Duck Hunting 101: Essential Tips For Beginners
Hunting ducks isn’t easy, and it requires a lot of specific knowledge. Here are my top 10 beginner tips. They can instantly help you become a more successful waterfowl hunter.
Waterfowl hunting is an exciting sport, but we all know that the season can be quite short. Before you know it, your entire chance to bag any ducks is gone without any success. That’s a bad feeling. You might think you just need to log more hours practicing your aim, but that’s not always the solution.
Hunting waterfowl is a complex game, and the best way to get better is to arm yourself with knowledge. Improving your tactics is just as important as improving your shooting, and often it is a bit easier to do. If you want to step up your game, here are ten tips for hunting waterfowl that you probably never thought of before. They will make a big difference!
Study the Birds
When you go out to hunt, you’re there to hunt. That’s just how it goes. You aren’t there to have a conversation with your friend or to observe the beauty of the clouds. Hunters are all business. And while that can result in some nice days, it ignores a major part of the sport. If you are focusing solely on lining up a shot, you won’t actually learn to understand the animal that you’re hunting.
Next time that you’re out waterfowl hunting, pay very close attention to the birds. Try and learn their behavior patterns. What time do they go to certain spots? How long do they stay there? If you can simply learn about an animal, your odds of successfully hunting go way up. Plus it’s kind of fun to really get into an animal’s mind.
Camouflage Your Boat
Hunters have closets full of different kinds of camouflage clothing to help them blend into their surroundings. Yet many waterfowl specialists still neglect to apply that same principle to their boats! You can be as concealed as possible, but you will still stand out if you do nothing to make your boat more secretive.
It sounds complicated, but it’s actually not all that hard to do. Some waterfowl hunters suggest using natural materials to camouflage your boat. Simply collect vegetation from the surrounding area and tie it to your boat using some cord from a local store. Not only will this be more effective than other modes of camouflage, but you can do it quickly and on the spot.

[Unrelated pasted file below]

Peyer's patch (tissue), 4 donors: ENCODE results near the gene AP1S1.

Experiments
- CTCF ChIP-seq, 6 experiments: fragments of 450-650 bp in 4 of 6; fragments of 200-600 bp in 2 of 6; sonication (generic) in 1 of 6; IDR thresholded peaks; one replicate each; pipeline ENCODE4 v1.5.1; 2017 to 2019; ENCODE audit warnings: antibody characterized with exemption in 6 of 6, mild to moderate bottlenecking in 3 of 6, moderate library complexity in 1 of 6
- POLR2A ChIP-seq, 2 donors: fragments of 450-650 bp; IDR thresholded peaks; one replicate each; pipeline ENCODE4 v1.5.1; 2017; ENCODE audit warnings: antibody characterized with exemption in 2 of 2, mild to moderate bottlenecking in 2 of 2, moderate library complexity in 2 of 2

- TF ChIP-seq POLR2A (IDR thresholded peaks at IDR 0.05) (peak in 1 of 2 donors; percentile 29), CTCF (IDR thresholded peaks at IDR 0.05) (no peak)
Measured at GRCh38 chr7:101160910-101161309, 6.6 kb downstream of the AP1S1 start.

Be the Last to Leave
This is a great hunting tip in general, but it is especially useful for anyone hunting duck and geese. Birds tend to stop at certain spots almost in the afternoon while they are migrating, but most hunters have left at that point. So what does that mean? It means that you should stay at a given spot longer than usual in order to catch any birds that are showing up late.
When you go to a spot, make a point to be the last person there. Not only will that let you see the birds who arrive later, but it will also allow you to be the sole hunter that can take advantage of it.
Determine the Direction of the Wind
Knowing which way the wind is blowing can be a huge help in deciding where to go to find waterfowl. But it’s not as simple as just licking your finger and sticking it up in the air. Finding the wind’s direction is actually pretty tricky, but there’s a way to make it easy on yourself.
All you need to do is bring along some powder, sand, or other material that will be caught in the wind easily. Fill up a plastic bag or other container with the material, pour it out on the ground, and watch which way it goes when the breeze comes along. It’s simple but incredibly effective.
Practice the Art of Stillness
To animals, movement is everything. If they see even a slight change in their surroundings, they are going to be far more alert and frightened. Because of this, it is super important that you move as little as possible when you are hunting waterfowl. Even if one small movement doesn’t scare off some birds, they will be more likely to fly off the next time that you move because of it. They will also react more quickly to any shots you take.